Session B5: Adaptation in Biological Systems

11:15 AM–1:39 PM, Monday, March 5, 2007
Colorado Convention Center Room: Korbel 1A-1B

Sponsoring Unit: DBP
Chair: Ned Wingreen, Princeton University

Abstract ID: BAPS.2007.MAR.B5.4

Abstract: B5.00004 : How Large Asexual Populations Adapt

1:03 PM–1:39 PM

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  Michael Desai
    (Princeton University)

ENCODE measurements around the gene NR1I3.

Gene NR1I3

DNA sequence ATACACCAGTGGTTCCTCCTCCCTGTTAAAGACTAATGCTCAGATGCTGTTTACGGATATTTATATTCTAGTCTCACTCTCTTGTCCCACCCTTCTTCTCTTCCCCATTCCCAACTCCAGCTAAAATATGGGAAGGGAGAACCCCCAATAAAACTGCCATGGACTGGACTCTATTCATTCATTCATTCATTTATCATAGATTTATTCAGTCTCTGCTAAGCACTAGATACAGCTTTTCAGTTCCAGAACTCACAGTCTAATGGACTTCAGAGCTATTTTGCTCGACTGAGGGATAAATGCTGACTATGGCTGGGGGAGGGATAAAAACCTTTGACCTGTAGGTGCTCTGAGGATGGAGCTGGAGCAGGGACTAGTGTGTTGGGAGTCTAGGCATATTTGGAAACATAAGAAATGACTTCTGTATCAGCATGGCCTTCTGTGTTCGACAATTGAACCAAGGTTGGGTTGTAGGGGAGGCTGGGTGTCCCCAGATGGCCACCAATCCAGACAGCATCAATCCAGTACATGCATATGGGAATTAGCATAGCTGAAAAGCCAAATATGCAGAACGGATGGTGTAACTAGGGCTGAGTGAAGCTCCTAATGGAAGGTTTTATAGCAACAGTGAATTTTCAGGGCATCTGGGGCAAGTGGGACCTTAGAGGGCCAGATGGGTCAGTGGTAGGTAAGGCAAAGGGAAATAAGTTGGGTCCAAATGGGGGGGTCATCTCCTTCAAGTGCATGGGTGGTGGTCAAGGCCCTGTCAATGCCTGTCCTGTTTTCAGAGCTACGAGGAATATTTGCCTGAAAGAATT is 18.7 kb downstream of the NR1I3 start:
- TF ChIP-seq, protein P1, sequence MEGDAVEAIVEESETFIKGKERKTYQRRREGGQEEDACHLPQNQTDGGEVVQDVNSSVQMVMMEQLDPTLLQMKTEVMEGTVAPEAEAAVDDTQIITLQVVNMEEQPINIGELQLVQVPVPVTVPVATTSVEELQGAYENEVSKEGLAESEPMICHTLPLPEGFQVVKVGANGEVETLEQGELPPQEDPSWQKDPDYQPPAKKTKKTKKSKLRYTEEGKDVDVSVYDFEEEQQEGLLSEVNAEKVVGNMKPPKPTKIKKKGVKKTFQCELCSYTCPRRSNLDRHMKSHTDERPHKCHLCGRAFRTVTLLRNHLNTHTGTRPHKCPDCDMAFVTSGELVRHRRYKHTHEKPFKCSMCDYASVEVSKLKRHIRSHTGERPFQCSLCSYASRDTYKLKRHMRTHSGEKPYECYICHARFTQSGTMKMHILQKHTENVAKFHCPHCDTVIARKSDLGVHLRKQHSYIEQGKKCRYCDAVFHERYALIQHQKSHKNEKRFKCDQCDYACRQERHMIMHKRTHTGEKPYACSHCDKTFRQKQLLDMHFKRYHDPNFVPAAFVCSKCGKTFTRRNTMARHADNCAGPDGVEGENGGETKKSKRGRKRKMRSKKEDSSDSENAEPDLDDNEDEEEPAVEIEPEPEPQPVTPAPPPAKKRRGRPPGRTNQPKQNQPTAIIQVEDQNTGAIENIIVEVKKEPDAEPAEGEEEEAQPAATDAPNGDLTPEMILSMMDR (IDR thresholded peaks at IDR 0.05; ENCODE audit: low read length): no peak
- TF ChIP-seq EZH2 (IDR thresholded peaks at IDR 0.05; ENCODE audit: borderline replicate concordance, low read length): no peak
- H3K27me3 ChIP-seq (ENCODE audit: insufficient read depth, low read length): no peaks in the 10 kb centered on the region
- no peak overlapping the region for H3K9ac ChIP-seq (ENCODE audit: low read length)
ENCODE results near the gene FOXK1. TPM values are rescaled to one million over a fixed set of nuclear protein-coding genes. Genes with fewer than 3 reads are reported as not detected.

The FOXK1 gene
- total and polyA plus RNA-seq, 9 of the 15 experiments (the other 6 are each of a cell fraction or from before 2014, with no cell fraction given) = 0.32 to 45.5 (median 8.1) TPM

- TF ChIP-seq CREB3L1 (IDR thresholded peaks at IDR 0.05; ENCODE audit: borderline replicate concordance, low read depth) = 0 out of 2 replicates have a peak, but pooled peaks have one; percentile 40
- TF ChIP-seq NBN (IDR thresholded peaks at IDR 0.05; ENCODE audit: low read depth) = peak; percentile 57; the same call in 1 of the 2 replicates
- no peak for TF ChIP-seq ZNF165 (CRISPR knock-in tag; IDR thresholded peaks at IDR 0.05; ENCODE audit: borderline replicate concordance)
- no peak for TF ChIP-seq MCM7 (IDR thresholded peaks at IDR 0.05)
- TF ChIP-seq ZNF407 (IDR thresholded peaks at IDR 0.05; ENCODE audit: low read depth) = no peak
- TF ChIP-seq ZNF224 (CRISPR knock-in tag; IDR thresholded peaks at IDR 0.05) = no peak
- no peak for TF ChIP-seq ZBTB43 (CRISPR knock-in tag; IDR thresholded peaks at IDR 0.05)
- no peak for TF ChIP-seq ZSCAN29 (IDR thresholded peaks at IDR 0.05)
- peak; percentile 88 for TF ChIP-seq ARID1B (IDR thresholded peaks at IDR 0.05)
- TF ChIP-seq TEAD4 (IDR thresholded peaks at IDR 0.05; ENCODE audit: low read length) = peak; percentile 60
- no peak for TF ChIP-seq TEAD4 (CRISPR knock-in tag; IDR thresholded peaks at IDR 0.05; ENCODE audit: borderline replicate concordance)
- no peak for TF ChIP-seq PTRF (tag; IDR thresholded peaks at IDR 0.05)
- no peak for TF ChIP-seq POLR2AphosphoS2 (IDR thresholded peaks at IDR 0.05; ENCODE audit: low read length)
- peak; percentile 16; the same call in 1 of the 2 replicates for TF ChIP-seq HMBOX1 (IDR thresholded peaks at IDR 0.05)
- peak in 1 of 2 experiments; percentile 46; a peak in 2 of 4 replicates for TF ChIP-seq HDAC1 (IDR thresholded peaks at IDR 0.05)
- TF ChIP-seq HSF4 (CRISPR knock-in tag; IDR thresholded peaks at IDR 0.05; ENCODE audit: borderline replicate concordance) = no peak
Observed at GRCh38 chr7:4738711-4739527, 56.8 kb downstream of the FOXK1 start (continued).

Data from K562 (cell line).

We often think of beneficial mutations as being rare, and of adaptation as a sequence of selected substitutions: a beneficial mutation occurs, spreads through a population in a selective sweep, then later another beneficial mutation occurs, and so on. This simple picture is the basis for much of our intuition about adaptive evolution, and underlies a number of practical techniques for analyzing sequence data. Yet many large and mostly asexual populations -- including a wide variety of unicellular organisms and viruses -- live in a very different world. In these populations, beneficial mutations are common, and frequently interfere or cooperate with one another as they all attempt to sweep simultaneously. This radically changes the way these populations adapt: rather than an orderly sequence of selective sweeps, evolution is a constant swarm of competing and interfering mutations. I will describe some aspects of these dynamics, including why large asexual populations cannot evolve very quickly and the character of the diversity they maintain. I will explain how this changes our expectations of sequence data, how sex can help a population adapt, and the potential role of ``mutator'' phenotypes with abnormally high mutation rates. Finally, I will discuss comparisons of these predictions with evolution experiments in laboratory yeast populations.

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